Card Telesphore Toppo, chairman of the Catholic Bishops’ Conference of India - condemns attacks on Christians
India, Jan.11, 2008 (www.vaticans.org) – A “man-made tsunami” seems to have swept over the Christian community of the north-eastern Indian state of Orissa, said the chairman of the Catholic Bishops’ Conference of India, Card Telesphore Toppo, after he visited Bubhaneshwar, an area touched by a wave of anti-Christian violence led by the Hindu fundamentalist group Vishva Hindu Parishad (VHP).
Over Christmas holidays, more precisely from 24 to 27 December, Hindu extremists attacked properties owned by Christians, Dalits and Tribals. After their rampage they left on their trail six people dead. They attacked, destroyed or set on fire 70 churches and other religious facilities. Some 600 homes suffered damages or were destroyed. Altogether about 5,000 people were negatively impacted.
Card Telesphore Toppo, who was a guest of Archbishop Raphael Cheenath from 2 to 4 January, was prevented from visiting victims in their homes by local authorities. He was never the less able to talk to some of them at the Bishop’s residence and was able to visit some of the affected areas where “people are still under shock, living in great fear and anxiety.”
The cardinal later met Indian Prime Minister Manmohan Singh and brought him up-to-date as to the situation in the state. In a letter he gave the prime minister, the prelate called the series of “unwarranted attacks” against Christians in Kandhamal district “truly tragic,” acts that were undoubtedly premeditated and carried out by sectarian forces.
Last Monday the cardinal issued another letter, this one to Catholic dioceses and institutions urging them to offer the affected areas material and economic assistance and help them rebuild.
Following charges by local human rights groups that the authorities’ response was inadequate and apathetic, the National Commission on Minorities sent a delegation to Kandhamal district.
The two-member team arrived in the area last Monday, ten days after the incidents, with the task of ascertaining the causes of the violence and suggesting steps in favour of the victims.
The delegation is also set to meet Orissa’s chief minister before handing in its report to the Commission.
Nairobi,Kenya, Dec.02,2008 (vaticans.org) - Today, the Bishops of Kenya will make an appeal to peace and reconciliation in the country, where they spoke of an increasingly tragic humanitarian situation and concern for Christians living in some areas as well. The contents of a declaration of the Bishops Conference of Kenya, which will be announced today, has been previewed to SIR today by father Martin Wanyoike, director of the Catholic radio station Waumini. “The situation is really nasty and risks getting worse, especially in some areas of the country – says father Wanyoike -. The dioceses are sending news that a huge number of people have been killed, even if the Kenyan media gave no figures and are covering very little of what is going on. In downtown Nairobi, the situation is fairly quiet, but in the slums it is really very dangerous, because people of the kikuyo ethnic group (he most endangered because they are of the same ethnic group as Kibaki, the president who was challenged by the opposition for having won the election again, editor’s note) are the worst affected by the riots”. According to the international media, Kenya is in danger of an ethnic war as it happened in Rwanda in the Nineties: the fights about the results of the presidential election, which would have been won by the outgoing president, Kibaki, eventually turned into massacres between the tribal groups. Kibaki, leader of the Pnu, is a member of the Kikuyo dynasty, while the opposition leader, Odinga, of the Orange democratic movement (Odm) is a Luo.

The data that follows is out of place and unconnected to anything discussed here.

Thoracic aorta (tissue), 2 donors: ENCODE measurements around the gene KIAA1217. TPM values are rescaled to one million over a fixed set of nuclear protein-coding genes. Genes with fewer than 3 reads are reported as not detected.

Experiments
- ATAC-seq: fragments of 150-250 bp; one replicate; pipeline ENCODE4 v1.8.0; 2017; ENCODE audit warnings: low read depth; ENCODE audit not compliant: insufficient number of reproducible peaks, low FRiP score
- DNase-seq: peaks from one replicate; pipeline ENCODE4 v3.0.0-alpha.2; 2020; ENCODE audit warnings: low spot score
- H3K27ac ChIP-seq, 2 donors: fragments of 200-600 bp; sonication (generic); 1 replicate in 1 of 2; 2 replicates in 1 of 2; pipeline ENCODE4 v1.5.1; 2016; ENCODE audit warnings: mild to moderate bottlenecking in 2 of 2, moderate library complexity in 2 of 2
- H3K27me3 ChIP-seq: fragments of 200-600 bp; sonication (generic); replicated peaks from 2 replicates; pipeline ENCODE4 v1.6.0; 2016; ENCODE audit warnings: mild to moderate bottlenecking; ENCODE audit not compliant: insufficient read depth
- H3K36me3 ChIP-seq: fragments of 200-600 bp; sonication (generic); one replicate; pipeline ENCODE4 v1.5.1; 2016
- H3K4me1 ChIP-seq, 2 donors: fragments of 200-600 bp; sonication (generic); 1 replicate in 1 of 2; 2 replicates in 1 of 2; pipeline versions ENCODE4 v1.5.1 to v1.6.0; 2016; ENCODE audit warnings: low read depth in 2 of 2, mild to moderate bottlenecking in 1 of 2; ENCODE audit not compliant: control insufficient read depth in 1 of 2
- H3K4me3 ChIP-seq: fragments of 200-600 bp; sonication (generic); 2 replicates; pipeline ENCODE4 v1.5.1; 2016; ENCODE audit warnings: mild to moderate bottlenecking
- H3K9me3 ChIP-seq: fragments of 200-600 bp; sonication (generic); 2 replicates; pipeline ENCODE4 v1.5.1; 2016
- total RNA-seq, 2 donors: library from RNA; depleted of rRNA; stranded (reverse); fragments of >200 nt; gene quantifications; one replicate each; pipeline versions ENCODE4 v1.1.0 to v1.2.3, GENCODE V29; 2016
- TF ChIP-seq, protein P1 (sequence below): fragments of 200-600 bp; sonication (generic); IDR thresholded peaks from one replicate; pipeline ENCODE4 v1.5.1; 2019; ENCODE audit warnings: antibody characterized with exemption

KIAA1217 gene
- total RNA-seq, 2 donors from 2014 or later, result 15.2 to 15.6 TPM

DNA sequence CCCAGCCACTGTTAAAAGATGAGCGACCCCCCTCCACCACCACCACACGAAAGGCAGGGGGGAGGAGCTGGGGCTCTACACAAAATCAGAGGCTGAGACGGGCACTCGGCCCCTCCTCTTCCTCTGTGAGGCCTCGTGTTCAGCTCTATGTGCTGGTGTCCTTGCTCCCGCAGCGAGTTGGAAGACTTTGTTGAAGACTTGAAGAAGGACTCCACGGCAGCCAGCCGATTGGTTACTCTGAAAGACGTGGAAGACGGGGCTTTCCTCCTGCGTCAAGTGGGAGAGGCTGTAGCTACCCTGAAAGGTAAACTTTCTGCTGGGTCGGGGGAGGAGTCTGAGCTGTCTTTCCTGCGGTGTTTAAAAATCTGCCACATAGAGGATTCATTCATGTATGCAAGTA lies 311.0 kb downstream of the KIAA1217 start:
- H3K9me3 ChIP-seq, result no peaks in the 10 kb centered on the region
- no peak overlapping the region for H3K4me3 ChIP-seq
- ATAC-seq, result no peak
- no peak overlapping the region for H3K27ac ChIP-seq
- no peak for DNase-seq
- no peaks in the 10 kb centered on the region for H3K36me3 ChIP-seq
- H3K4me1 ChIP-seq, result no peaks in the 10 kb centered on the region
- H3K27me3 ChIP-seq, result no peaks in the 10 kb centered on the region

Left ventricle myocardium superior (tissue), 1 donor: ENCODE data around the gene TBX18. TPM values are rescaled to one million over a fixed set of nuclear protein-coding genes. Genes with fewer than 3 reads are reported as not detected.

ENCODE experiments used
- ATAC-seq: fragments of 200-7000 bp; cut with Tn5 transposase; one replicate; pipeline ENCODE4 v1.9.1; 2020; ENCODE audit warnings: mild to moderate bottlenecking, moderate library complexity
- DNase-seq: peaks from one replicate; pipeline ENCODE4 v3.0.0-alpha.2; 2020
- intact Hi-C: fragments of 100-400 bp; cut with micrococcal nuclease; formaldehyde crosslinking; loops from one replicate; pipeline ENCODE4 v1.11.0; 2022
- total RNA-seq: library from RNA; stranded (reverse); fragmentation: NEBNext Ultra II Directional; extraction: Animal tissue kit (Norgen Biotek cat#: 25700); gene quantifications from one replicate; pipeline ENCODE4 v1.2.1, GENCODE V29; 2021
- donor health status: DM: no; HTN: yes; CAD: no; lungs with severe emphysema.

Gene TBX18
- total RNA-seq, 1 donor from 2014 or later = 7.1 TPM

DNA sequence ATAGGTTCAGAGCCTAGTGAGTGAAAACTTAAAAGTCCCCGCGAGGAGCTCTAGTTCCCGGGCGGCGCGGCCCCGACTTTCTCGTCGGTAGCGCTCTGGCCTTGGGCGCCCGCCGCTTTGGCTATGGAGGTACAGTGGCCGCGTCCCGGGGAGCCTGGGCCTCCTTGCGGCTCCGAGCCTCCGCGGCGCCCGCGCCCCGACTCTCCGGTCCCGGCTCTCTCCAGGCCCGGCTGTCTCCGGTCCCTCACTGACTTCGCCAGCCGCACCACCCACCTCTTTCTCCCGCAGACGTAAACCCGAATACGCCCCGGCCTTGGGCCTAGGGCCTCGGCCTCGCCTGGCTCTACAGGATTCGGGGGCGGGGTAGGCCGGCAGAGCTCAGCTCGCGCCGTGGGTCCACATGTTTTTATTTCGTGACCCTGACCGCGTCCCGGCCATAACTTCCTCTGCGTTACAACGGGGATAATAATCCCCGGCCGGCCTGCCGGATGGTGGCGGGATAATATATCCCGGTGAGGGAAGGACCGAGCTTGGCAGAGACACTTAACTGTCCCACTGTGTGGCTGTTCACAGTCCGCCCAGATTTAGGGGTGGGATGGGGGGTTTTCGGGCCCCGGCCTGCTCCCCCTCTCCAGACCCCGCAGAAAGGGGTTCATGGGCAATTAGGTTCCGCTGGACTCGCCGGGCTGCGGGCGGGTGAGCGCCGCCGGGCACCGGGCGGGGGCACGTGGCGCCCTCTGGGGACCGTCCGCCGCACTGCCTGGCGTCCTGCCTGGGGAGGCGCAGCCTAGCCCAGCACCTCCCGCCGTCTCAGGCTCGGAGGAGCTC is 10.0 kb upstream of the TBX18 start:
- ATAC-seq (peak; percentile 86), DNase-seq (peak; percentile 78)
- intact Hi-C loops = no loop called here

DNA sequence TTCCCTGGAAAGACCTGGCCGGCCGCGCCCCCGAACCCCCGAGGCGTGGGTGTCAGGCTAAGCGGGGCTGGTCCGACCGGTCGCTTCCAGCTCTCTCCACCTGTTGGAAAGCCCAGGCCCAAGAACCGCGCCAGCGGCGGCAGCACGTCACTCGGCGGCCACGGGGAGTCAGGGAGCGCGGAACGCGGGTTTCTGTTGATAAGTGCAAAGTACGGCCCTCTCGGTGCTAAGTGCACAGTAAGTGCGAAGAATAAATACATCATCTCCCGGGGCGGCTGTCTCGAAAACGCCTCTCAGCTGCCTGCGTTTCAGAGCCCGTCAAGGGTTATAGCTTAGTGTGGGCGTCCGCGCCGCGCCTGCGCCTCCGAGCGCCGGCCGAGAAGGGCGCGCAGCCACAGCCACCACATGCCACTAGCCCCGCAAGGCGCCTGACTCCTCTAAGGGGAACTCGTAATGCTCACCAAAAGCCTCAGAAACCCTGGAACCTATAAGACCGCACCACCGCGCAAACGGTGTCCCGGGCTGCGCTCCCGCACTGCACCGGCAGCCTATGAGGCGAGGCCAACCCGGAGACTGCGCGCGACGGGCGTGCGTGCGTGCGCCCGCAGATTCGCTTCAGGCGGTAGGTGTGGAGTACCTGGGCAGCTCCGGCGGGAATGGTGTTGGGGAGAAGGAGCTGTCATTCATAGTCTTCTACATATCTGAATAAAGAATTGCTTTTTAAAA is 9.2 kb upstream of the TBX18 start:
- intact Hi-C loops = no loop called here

“A huge number of people took shelter near the police stations and parish churches – goes on the spokesman of the Kenyan bishops –. I have just received a call from a parish church which had to accommodate and feed thousands of people. They say there is no food, there are no necessaries in the shops, there is no fuel, there are very long queues at the petrol stations, the telephone lines do not work properly, the roads are blocked. The situation is getting really tragic”. In the declaration, the bishops will ask “to give food, water, drugs for the refugees and will make an appeal to the politicians, to the government and the opposition, to meet, speak and make their peace. At the same time, they will ask the leaders of the African Union to negotiate for the sake of the country”. The latest figures from the hospitals speak of 316 people killed and 70 thousand refugees, including the massacre of about fifty Kikuyu women and children who were burnt alive in a church in Eldoret, 300 kilometres from Nairobi.